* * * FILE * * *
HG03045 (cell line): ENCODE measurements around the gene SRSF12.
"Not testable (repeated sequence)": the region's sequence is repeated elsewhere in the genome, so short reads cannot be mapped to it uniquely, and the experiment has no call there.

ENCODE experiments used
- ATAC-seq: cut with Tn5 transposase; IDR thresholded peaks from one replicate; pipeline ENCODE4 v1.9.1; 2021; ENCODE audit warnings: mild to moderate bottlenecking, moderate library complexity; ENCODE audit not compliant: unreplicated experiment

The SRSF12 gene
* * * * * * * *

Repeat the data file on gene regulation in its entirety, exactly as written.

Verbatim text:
HG03045 (cell line): ENCODE measurements around the gene SRSF12.
"Not testable (repeated sequence)": the region's sequence is repeated elsewhere in the genome, so short reads cannot be mapped to it uniquely, and the experiment has no call there.

ENCODE experiments used
- ATAC-seq: cut with Tn5 transposase; IDR thresholded peaks from one replicate; pipeline ENCODE4 v1.9.1; 2021; ENCODE audit warnings: mild to moderate bottlenecking, moderate library complexity; ENCODE audit not compliant: unreplicated experiment

The SRSF12 gene